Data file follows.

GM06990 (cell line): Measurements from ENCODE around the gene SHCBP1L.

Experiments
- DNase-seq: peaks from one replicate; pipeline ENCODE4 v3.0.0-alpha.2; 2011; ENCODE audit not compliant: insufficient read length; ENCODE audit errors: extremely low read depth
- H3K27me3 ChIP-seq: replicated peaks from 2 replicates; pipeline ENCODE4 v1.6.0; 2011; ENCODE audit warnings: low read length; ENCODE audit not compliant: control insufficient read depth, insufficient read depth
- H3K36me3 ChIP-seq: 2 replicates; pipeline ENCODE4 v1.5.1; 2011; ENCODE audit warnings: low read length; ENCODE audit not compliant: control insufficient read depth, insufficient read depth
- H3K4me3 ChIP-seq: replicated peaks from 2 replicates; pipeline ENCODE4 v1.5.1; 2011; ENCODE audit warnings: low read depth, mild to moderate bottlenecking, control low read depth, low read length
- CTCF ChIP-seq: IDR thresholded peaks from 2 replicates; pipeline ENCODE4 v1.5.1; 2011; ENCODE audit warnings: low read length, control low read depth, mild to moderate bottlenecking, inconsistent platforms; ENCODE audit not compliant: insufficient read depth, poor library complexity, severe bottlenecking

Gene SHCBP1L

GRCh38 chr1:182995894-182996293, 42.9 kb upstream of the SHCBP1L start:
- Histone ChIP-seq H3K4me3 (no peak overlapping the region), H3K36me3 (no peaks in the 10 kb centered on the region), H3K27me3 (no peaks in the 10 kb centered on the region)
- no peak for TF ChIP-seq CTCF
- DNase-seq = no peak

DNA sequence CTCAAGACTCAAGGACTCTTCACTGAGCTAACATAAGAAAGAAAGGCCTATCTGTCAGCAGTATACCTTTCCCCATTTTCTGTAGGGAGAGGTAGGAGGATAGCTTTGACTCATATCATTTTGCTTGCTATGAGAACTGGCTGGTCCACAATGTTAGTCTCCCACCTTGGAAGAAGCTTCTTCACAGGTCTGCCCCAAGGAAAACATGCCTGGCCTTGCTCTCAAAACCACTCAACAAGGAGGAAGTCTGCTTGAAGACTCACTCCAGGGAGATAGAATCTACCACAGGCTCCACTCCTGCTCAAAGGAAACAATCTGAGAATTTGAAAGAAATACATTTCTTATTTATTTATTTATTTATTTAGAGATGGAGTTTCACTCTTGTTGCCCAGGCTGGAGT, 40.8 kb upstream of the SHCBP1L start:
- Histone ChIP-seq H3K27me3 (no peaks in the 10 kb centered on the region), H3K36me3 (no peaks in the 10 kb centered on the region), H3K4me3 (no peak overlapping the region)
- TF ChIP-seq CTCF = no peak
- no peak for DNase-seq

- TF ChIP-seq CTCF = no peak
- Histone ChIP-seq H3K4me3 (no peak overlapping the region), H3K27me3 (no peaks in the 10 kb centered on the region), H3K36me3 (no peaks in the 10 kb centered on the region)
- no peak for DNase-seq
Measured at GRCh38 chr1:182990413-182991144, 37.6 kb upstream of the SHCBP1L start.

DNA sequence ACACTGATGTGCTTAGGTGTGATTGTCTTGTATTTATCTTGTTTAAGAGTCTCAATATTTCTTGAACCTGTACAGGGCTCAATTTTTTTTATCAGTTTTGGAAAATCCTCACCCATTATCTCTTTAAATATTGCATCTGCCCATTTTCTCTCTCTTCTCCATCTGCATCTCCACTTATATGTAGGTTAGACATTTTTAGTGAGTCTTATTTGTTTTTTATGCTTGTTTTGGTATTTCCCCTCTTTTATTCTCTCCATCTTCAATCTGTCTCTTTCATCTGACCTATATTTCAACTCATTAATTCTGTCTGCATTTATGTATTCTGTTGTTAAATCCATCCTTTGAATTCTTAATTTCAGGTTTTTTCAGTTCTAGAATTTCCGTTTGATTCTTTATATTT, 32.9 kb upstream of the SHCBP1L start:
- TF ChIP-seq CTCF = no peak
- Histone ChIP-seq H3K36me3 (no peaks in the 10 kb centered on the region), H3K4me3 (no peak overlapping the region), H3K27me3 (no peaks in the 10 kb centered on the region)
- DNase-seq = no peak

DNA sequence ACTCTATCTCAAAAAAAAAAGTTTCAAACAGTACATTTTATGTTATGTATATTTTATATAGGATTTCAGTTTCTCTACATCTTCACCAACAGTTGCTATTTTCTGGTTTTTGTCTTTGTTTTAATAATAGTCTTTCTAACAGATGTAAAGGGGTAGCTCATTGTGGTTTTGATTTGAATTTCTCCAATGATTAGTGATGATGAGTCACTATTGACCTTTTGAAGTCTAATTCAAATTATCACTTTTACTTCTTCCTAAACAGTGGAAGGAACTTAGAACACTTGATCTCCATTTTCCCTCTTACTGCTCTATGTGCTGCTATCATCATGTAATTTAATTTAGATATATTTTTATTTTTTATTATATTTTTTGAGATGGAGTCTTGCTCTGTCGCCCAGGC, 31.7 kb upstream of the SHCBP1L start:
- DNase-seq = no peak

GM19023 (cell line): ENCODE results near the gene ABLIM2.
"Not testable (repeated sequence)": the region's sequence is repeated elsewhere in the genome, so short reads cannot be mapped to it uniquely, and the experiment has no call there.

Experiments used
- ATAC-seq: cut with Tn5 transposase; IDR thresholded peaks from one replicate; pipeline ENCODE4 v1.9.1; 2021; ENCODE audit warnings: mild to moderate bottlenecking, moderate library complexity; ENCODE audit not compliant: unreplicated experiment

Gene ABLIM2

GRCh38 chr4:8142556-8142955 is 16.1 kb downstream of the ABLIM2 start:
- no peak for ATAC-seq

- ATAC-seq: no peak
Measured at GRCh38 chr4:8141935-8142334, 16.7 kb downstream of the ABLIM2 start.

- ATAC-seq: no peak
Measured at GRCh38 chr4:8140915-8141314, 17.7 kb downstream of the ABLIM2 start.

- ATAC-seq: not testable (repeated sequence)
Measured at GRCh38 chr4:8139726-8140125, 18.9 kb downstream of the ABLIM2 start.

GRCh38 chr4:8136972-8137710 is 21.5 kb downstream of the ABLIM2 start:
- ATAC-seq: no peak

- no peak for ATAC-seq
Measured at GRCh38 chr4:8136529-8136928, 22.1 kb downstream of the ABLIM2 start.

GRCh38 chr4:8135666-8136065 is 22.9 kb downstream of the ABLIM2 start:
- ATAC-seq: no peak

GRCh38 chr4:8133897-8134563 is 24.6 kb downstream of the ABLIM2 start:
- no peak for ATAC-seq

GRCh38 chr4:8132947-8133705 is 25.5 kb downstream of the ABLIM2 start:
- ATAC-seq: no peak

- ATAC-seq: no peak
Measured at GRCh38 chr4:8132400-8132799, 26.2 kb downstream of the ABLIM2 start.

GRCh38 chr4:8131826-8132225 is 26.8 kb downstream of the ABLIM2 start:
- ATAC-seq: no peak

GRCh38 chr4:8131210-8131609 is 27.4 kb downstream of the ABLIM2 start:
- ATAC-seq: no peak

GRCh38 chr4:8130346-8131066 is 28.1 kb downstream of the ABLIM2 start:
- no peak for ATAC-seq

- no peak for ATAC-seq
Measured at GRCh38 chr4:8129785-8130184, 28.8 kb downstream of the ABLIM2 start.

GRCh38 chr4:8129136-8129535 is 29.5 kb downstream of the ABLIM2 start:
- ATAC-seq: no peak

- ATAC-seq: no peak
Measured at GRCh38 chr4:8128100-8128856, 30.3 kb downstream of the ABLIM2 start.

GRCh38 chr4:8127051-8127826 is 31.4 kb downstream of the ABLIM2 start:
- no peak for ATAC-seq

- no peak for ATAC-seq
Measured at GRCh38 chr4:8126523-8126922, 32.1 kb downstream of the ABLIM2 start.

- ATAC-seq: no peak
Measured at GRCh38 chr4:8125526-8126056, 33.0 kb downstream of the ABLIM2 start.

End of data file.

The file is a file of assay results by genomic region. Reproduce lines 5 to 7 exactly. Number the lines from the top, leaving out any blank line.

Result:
- H3K36me3 ChIP-seq: 2 replicates; pipeline ENCODE4 v1.5.1; 2011; ENCODE audit warnings: low read length; ENCODE audit not compliant: control insufficient read depth, insufficient read depth
- H3K4me3 ChIP-seq: replicated peaks from 2 replicates; pipeline ENCODE4 v1.5.1; 2011; ENCODE audit warnings: low read depth, mild to moderate bottlenecking, control low read depth, low read length
- CTCF ChIP-seq: IDR thresholded peaks from 2 replicates; pipeline ENCODE4 v1.5.1; 2011; ENCODE audit warnings: low read length, control low read depth, mild to moderate bottlenecking, inconsistent platforms; ENCODE audit not compliant: insufficient read depth, poor library complexity, severe bottlenecking